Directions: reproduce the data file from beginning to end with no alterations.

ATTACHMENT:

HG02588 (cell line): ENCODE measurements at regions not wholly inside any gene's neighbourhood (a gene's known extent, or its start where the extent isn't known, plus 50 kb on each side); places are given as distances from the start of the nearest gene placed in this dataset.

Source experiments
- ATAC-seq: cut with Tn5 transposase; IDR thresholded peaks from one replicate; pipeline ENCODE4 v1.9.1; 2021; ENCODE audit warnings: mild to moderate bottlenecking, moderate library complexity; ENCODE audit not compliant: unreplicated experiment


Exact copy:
HG02588 (cell line): ENCODE measurements at regions not wholly inside any gene's neighbourhood (a gene's known extent, or its start where the extent isn't known, plus 50 kb on each side); places are given as distances from the start of the nearest gene placed in this dataset.

Source experiments
- ATAC-seq: cut with Tn5 transposase; IDR thresholded peaks from one replicate; pipeline ENCODE4 v1.9.1; 2021; ENCODE audit warnings: mild to moderate bottlenecking, moderate library complexity; ENCODE audit not compliant: unreplicated experiment